Defendant further contends that the trial court erred by denying his request for a jury instruction on the credibility of an interested witness based upon the testimony of Walker, the prosecuting witness. Precedent set by this Court, however, holds that it is, in fact, error for the trial court to give a jury an interested witness instruction based on testimony of the prosecuting witness because such an instruction would “'improperly and prejudicially' discredit the testimony of the prosecuting witnesses and would be an unwarranted extension of the interested witness rule beyond the reasons underlying its existence.” State v. Williams, 6 N.C. App. 611, 613, 170 S.E.2d 640, 641 (1969). We are bound by the precedent set by Williams and therefore conclude the trial court did not err in denying defendant's request for an interested witness instruction regarding Walker's testimony.

    Defendant finally contends that he was entitled to dismissal of the robbery with a dangerous weapon charge because there was insufficient evidence that his use of the box cutter was concomitant with the robbery and further that there was no evidence Walker ever felt threatened or endangered by the box cutter.
    “In order to withstand a motion to dismiss a charge of robbery with a dangerous weapon, the State is required to present substantial evidence of all the essential elements of that crime.” Bellamy, 159 N.C. App. at 147, 582 S.E.2d at 667.
        The essential elements of robbery with a dangerous weapon are “(1) the unlawful taking or attempt to take personal property from the person or in the presence of another (2) byuse or threatened use of a firearm or other dangerous weapon (3) whereby the life of a person is endangered or threatened.”

Id. (quoting State v. Small, 328 N.C. 175, 181, 400 S.E.2d 413, 416 (1991)). In Bellamy, this Court recognized:
            Robbery with a dangerous weapon requires that “the defendant's use or threatened use of a dangerous weapon must precede or be concomitant with the taking, or be so joined with it in a continuous transaction by time and circumstances as to be inseparable.” State v. Hope, 317 N.C. 302, 306, 345 S.E.2d 361, 364 (1986). “[T]he exact time relationship, in armed robbery cases, between the violence and the actual taking is unimportant as long as there is one continuing transaction.” State v. Lilly, 32 N.C. App. 467, 469, 232 S.E.2d 495, 496-97 (1977). . . . For purposes of robbery, . . . “the taking is not over until after the thief succeeds in removing the stolen property from the victim's possession.” State v. Sumpter, 318 N.C. 102, 111, 347 S.E.2d 396, 401 (1986). Property is in the legal possession of a person if it is under the protection of that person. State v. Barnes, 125 N.C. App. 75, 79, 479 S.E.2d 236, 238, aff'd, 347 N.C. 350, 492 S.E.2d 355 (1997) (per curiam). “Thus, just because a thief has physically taken an item does not mean that its rightful owner no longer has possession of it.” Id.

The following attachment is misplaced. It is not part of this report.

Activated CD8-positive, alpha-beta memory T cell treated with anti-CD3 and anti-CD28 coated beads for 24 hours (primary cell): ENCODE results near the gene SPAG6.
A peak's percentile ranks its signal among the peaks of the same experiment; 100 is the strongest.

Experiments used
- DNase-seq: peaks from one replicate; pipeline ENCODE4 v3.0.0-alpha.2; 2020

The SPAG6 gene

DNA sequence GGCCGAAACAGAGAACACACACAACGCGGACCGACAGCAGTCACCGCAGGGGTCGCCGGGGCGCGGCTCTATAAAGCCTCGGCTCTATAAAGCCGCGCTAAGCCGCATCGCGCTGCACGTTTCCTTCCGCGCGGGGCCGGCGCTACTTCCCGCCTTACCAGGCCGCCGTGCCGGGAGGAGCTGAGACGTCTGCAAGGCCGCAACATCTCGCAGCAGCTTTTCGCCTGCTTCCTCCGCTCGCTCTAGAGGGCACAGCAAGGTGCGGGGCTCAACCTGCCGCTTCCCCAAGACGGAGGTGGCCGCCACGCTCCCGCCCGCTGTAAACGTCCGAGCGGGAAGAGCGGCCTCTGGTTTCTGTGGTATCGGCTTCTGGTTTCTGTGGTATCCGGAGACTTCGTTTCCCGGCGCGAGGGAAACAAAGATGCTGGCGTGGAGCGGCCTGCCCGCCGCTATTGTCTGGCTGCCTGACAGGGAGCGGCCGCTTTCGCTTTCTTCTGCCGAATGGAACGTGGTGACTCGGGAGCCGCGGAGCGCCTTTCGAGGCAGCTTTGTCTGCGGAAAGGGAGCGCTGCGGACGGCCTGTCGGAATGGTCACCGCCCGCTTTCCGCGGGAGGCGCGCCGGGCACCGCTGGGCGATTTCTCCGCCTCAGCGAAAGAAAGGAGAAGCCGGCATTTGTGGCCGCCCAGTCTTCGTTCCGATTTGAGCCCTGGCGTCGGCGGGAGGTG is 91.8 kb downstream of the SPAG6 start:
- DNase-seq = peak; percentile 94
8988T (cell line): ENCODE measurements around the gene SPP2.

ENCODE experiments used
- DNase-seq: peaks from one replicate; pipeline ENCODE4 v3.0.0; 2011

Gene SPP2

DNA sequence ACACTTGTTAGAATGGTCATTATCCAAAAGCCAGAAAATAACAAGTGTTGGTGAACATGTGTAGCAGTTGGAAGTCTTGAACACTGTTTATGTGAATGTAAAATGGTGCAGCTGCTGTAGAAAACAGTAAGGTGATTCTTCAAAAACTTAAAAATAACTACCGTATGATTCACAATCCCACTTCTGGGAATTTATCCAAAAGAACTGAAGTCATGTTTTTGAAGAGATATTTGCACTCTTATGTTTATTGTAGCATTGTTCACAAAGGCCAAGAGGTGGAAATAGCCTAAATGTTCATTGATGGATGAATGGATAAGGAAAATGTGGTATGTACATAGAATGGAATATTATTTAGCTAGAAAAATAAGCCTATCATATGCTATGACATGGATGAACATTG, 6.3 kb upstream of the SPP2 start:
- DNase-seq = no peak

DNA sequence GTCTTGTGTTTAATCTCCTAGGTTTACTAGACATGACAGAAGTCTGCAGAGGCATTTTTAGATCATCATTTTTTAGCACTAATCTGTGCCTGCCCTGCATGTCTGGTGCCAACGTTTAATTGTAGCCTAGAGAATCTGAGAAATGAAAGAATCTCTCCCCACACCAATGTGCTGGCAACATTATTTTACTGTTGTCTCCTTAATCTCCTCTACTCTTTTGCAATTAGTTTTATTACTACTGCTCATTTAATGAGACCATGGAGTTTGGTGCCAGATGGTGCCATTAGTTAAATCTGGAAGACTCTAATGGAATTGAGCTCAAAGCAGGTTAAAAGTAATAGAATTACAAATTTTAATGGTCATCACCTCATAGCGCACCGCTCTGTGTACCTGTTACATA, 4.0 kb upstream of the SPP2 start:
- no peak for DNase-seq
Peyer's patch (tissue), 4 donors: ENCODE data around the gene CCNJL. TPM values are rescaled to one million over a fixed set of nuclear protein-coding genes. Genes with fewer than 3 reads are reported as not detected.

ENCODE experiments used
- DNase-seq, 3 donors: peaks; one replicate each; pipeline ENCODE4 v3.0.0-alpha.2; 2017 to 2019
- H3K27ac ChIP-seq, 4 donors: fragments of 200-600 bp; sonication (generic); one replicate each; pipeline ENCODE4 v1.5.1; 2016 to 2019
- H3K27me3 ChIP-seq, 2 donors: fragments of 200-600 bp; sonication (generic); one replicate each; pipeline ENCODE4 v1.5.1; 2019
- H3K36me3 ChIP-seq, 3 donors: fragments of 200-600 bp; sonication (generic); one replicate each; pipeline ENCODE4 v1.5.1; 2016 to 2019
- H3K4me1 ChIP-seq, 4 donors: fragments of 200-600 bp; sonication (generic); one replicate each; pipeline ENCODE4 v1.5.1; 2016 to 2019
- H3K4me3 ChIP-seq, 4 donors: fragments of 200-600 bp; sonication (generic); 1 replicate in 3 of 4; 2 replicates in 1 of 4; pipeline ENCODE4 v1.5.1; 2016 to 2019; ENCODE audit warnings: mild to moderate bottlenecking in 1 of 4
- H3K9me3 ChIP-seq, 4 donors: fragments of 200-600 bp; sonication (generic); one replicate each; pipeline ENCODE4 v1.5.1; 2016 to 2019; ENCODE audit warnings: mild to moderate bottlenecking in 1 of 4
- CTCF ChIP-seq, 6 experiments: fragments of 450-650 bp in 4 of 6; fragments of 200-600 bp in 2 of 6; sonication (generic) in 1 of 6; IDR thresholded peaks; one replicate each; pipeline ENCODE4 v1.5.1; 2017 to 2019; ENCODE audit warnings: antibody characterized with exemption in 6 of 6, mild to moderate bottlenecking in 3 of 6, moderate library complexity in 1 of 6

Id. at 148-49, 582 S.E.2d at 667-68. In addition, “[t]he question in an armed robbery case is whether a person's life was in fact endangered or threatened by defendant's possession, use or threatened use of a dangerous weapon, not whether the victim was scared or in fear of his life.” State v. Joyner, 295 N.C. 55, 63, 243 S.E.2d 367, 373 (1978).
    In this case, defendant threatened to use a box cutter in a manner which created a threat to Walker's life. There was also evidence that during the scuffle, defendant instructed the woman to“[g]et [his] blade.” Furthermore, Walker testified that after the scuffle in which his money was taken, he continued to follow defendant until defendant threatened him with the box cutter. This is sufficient evidence to establish a continuous transaction, such that the use, or threatened use, of the box cutter as a dangerous weapon was concomitant with the taking of Walker's money. Therefore, the trial court did not err in denying defendant's motion to dismiss.
    No error.
    Chief Judge MARTIN and Judge THORNBURG concur.
    Report per Rule 30(e).